Special effects artist/stop motion model animator. George Pal's Puppetoons. Mighty Joe Young. The Beast From 20,000 Fathoms. It Came From Beneath the Sea. Earth vs. the Flying Saucers. 20 Million Miles to Earth. The 7th Voyage of Sinbad. The Three Worlds of Gulliver. Jason and the Argonauts. One Million Years BC. Clash of the Titans.
"He was the man who made me believe in monsters."
--Edgar Wright (Shaun of the Dead director)
"I think all of us who are practitioners in the arts of science fiction and fantasy movies now all feel that we’re standing on the shoulders of a giant. If not for Ray's contribution to the collective dreamscape, we wouldn't be who we are."
"What we do now digitally with computers, Ray did digitally long before but without computers. Only with his digits."
Mighty Joe Young (1949) On this, his first live-action movie, Harryhausen assisted a man he'd long admired, Willis O'Brien, who had created the special-effects for King Kong 16 years earlier.
Speaking of King Kong, its re-release in mid-1952 proved to be more popular than three earlier reissues, as well as its initial showing in 1933. It was the highest grossing film that summer, and Time magazine called it Movie of the Year. Why am I telling you all this? Because more than anything else, it was the success of this then-19 year old film that spurred on the giant-creature-attacks-big-city stop-motion picture craze of the 1950s, of which Ray Harryhausen played no small part.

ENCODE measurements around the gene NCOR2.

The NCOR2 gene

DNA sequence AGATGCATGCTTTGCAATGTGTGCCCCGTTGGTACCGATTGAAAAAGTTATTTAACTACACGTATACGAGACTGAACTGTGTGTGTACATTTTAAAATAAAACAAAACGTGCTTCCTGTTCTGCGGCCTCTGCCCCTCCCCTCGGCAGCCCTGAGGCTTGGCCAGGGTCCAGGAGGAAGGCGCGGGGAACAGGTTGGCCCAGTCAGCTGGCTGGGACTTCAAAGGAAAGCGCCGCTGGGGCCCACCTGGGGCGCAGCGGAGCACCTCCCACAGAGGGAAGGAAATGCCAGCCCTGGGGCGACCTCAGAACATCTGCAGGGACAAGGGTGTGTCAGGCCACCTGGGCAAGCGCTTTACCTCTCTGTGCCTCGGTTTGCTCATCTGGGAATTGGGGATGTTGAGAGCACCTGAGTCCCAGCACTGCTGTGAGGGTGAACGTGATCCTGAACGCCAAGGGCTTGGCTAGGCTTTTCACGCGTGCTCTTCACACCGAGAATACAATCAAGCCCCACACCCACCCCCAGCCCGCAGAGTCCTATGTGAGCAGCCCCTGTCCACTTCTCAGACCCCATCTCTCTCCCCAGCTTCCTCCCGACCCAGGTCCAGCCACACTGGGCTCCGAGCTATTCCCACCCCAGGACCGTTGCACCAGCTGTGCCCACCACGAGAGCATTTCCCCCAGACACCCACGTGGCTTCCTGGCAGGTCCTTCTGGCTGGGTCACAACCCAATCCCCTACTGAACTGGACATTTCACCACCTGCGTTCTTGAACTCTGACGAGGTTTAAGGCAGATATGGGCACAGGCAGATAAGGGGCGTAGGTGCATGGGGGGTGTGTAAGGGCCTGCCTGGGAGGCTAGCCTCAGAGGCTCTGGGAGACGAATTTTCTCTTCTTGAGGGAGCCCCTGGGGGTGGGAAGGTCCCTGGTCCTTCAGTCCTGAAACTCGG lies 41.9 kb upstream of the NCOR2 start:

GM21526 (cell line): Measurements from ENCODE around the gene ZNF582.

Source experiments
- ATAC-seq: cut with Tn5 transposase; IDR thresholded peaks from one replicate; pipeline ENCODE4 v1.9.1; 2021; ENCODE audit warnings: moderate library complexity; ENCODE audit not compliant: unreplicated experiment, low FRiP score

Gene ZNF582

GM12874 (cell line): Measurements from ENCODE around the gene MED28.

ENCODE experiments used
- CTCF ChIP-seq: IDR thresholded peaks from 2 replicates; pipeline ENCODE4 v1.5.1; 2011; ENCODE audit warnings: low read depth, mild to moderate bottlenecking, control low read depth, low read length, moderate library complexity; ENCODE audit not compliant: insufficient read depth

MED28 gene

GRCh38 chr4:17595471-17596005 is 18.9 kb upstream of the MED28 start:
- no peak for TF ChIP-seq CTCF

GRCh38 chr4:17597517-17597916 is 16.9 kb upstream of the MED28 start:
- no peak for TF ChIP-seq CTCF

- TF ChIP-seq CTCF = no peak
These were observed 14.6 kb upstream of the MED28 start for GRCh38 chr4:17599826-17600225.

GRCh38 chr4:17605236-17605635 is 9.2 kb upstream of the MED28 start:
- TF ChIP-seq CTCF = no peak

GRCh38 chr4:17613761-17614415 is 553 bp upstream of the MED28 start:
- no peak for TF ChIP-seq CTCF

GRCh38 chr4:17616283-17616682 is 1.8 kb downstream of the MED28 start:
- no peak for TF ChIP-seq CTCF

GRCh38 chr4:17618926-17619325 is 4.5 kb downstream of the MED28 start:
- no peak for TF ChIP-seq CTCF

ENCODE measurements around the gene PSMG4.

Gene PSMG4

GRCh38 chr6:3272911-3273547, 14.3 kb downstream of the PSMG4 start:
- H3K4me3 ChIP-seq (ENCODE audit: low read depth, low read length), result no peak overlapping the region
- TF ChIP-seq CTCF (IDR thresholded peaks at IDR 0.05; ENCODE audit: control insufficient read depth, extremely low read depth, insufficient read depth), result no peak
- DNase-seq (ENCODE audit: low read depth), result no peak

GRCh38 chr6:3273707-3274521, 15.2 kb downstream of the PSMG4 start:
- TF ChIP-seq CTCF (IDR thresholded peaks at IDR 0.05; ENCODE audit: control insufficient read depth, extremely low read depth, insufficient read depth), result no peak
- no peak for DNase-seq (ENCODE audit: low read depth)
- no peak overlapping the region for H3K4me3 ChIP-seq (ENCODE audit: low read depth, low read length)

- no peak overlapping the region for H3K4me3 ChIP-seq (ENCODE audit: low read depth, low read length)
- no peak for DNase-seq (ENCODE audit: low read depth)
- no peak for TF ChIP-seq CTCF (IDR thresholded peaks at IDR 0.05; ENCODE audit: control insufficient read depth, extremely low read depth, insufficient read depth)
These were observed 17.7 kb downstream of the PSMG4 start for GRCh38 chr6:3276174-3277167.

The Beast From 20,000 Fathoms (1953) "Burp."
It Came From Beneath the Sea (1955) "If you're going to San Francisco/be sure to wear some flowers in your hair"
Earth vs. the Flying Saucers (1956) Earth would seem to be the underdog.
20 Millions Miles to Earth (1957) We don't fare too well against reptiles from Venus, either.
The 7th Voyage of Sinbad (1958) With the exception of the "red-and-white" burning house scene in Mighty Joe Young, this was Harryhausen's first foray into color. Green looked rather becoming on her, don't you think?
Jason and the Argonauts (1963) Probably Harryhausen's most famous (and most bone-chilling) special effect.
One Million Years B.C. (1966) In case you're curious, Raquel Welch is not a Harryhausen special effect. All kidding aside, I think that T-rex holds up well against the computer-animated one in Jurassic Park.
Clash of the Titans (1981) Harryhausen's final film. Heads up!
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